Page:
Many like to attribute the origin of democracy to the Greeks, but that is mostly an artifact of philosophers. In reality, most Greek city-states were male-dominated, and males from the upper crust of society at that. Only about 5% of the population(s) were allowed in governing positions, however enlightened those leaders were. That is not democracy, it is aristocracy, which I believe explains why so many of today's "philosophers" adore ancient Greece so much. A razor-thin veneer of democratic principles, as opposed to the real thing.

Another good example of ancient progressives are the Vikings. No, not the Vikings that white supremacists fetishize about, such as the Identity Evropa fan-boys. The real Vikings treated their women with a lot more respect and trust, welcoming them to both the battlefield and the business world. They had property rights that American women did not achieve until the mid-20th Century, and if you tried to violate those rights, banishment was the best you could hope for. If you survived her blade.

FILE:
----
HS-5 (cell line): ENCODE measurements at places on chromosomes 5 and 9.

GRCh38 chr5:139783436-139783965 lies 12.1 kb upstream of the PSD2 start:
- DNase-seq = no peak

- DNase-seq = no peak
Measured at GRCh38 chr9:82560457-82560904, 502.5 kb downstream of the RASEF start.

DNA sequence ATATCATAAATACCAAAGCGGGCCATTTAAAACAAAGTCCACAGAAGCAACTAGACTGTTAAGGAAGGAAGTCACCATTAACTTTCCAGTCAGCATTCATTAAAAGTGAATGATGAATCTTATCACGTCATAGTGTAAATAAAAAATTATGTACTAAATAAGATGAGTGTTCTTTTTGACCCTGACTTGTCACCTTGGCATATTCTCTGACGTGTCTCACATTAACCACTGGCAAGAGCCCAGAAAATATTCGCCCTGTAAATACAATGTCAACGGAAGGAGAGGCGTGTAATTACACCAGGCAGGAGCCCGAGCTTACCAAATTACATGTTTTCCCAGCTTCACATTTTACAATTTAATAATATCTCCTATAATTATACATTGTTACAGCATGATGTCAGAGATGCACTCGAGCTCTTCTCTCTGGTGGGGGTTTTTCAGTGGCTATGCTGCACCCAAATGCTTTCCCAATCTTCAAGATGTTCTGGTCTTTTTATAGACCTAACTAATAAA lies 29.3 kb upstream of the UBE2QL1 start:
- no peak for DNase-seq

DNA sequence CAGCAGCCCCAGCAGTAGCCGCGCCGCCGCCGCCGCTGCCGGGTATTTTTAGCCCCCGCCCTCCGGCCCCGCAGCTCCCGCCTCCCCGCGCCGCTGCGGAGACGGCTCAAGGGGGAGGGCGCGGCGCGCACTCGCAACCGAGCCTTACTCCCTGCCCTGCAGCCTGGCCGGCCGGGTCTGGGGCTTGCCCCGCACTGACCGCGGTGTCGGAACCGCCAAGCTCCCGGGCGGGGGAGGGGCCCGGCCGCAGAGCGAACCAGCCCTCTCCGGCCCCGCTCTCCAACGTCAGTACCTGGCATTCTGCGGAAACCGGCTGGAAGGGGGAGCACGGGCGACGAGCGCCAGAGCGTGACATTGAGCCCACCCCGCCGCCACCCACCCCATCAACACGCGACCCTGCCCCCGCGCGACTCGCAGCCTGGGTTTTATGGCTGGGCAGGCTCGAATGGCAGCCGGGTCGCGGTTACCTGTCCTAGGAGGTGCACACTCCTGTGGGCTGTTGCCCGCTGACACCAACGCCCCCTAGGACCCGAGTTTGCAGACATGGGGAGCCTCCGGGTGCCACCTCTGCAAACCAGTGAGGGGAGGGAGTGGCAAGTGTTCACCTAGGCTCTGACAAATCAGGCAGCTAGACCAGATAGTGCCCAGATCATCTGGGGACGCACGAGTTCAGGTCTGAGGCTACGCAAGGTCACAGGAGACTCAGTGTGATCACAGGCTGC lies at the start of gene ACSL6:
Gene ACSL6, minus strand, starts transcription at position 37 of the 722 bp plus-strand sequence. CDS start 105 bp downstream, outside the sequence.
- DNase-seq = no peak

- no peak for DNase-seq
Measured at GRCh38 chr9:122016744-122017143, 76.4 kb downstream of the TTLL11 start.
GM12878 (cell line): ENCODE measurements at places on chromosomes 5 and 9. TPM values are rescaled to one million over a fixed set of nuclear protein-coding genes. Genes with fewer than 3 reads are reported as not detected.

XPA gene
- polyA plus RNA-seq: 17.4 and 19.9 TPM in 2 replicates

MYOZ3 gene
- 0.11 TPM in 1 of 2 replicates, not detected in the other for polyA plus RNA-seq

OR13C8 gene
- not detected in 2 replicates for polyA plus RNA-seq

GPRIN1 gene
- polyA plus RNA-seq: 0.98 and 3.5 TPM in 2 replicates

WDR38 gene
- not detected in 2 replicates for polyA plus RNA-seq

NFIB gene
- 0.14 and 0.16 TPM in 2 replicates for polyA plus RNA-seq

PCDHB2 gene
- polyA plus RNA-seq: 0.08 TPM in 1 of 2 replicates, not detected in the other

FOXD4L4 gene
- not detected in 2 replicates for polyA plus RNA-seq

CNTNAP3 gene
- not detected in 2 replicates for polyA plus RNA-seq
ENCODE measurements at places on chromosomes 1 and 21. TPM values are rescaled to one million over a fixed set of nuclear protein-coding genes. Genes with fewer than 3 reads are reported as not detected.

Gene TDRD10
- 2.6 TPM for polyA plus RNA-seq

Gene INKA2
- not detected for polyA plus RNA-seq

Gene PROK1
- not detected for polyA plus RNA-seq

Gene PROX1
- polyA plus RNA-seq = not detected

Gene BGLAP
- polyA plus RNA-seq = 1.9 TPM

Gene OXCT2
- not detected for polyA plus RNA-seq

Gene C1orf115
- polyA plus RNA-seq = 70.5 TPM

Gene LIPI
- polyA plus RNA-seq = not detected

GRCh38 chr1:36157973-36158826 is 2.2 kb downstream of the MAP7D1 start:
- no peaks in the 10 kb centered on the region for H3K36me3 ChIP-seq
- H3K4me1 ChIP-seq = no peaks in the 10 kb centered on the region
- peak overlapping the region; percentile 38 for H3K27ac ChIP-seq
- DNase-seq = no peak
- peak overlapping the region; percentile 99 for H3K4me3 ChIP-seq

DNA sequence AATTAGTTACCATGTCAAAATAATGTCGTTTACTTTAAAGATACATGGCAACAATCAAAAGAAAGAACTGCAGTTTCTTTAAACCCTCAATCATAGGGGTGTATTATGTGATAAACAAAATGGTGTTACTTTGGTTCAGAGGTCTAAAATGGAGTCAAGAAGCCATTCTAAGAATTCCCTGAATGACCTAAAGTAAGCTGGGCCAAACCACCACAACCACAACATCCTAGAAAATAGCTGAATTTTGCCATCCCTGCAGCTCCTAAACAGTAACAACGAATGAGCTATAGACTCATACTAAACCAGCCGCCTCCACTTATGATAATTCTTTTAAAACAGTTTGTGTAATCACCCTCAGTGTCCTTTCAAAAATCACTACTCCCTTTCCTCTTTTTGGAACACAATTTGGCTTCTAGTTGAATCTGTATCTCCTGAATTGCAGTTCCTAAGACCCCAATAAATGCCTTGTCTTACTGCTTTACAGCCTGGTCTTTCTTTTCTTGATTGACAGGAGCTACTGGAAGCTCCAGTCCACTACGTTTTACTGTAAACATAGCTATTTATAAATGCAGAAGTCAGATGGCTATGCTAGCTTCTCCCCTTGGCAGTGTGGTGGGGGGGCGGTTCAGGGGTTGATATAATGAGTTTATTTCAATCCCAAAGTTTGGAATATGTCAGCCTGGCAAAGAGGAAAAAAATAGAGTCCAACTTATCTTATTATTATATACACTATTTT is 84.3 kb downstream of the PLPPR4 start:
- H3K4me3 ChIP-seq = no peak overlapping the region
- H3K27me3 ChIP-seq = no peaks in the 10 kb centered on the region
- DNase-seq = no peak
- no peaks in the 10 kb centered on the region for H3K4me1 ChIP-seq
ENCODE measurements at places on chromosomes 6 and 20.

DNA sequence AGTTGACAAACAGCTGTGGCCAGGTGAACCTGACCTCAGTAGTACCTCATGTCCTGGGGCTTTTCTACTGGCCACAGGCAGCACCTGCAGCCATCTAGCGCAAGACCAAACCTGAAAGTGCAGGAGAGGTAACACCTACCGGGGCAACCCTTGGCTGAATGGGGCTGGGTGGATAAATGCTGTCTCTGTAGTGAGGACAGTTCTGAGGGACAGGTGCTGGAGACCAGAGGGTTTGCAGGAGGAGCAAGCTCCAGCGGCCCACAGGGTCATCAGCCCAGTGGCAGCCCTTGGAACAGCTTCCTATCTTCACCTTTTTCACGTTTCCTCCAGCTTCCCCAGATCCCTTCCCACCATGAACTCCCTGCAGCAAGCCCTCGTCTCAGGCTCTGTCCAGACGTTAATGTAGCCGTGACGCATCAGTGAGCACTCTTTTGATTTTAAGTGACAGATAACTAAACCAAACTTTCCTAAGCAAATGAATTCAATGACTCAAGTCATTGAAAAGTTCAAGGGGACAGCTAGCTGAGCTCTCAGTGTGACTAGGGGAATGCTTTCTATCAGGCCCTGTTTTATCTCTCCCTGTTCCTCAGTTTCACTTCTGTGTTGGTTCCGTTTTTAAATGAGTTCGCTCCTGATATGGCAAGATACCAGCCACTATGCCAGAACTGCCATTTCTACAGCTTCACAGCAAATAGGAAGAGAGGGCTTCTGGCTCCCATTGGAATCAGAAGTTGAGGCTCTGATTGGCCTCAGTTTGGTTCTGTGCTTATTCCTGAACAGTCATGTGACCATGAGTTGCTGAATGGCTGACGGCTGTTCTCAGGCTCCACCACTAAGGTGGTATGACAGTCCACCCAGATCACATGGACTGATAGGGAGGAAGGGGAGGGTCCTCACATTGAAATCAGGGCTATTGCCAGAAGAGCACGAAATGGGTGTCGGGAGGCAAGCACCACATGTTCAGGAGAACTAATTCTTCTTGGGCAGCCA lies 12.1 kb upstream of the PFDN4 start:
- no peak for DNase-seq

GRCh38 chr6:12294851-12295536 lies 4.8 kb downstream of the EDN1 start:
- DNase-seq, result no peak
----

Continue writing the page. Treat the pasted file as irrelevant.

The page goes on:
I mention these things not to discourage, to highlight the things that we've lost; but to demonstrate that the desire for an equitable society has always been around, and it has always been opposed by those who would lose wealth, prestige, and power, if equity were to succeed. And probably the most important takeaway from this: That second group is a distinct minority.

We allow them to exert such an inequitable influence over our affairs, meaning we can disallow it.